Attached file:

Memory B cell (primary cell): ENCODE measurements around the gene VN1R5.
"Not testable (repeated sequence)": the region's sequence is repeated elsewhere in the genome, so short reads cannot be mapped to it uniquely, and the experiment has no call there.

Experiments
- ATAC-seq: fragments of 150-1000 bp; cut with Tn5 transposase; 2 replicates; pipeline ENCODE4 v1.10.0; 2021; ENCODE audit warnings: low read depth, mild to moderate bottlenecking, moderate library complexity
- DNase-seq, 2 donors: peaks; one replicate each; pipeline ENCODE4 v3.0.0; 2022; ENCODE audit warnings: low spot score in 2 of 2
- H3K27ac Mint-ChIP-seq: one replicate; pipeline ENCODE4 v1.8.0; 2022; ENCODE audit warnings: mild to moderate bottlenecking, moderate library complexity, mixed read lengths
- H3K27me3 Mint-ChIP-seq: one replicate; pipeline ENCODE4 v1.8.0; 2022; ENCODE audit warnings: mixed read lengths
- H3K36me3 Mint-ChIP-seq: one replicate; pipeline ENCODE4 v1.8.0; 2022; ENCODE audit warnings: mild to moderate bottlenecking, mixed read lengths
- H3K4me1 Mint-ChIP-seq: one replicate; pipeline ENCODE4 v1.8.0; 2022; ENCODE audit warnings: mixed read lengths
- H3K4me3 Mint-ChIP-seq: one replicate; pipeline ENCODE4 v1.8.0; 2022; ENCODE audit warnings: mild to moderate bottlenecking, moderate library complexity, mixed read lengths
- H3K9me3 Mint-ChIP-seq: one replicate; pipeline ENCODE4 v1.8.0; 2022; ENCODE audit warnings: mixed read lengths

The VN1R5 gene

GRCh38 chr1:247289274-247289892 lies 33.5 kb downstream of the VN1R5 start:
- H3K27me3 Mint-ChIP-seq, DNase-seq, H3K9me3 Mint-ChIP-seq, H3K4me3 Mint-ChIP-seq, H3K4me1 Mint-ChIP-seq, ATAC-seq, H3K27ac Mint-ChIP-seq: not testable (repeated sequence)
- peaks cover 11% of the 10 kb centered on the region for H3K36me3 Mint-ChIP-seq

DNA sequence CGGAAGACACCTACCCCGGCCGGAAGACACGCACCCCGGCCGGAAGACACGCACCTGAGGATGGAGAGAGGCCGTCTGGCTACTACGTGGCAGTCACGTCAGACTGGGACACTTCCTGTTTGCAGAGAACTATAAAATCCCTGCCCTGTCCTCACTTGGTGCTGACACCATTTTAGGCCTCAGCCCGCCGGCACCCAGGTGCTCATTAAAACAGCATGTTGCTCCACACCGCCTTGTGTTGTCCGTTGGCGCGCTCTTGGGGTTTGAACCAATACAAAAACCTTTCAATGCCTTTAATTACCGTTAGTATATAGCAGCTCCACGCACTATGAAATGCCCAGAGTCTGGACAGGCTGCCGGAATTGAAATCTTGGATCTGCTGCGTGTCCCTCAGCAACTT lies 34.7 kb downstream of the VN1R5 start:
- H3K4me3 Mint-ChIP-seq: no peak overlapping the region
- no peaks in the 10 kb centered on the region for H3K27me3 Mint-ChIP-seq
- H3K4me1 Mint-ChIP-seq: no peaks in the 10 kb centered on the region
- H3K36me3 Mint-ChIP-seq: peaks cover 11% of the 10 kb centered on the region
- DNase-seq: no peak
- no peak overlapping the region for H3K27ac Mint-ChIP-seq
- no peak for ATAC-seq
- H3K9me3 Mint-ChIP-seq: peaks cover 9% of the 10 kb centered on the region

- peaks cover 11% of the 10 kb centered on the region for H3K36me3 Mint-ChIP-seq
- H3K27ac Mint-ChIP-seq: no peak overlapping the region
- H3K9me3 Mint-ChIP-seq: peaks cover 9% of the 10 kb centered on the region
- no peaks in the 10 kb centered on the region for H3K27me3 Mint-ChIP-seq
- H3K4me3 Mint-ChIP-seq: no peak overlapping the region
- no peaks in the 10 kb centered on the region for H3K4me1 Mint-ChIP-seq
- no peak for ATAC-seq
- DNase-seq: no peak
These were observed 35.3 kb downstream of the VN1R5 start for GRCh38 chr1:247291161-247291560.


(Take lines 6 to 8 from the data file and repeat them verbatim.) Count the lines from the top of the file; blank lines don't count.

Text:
- H3K27ac Mint-ChIP-seq: one replicate; pipeline ENCODE4 v1.8.0; 2022; ENCODE audit warnings: mild to moderate bottlenecking, moderate library complexity, mixed read lengths
- H3K27me3 Mint-ChIP-seq: one replicate; pipeline ENCODE4 v1.8.0; 2022; ENCODE audit warnings: mixed read lengths
- H3K36me3 Mint-ChIP-seq: one replicate; pipeline ENCODE4 v1.8.0; 2022; ENCODE audit warnings: mild to moderate bottlenecking, mixed read lengths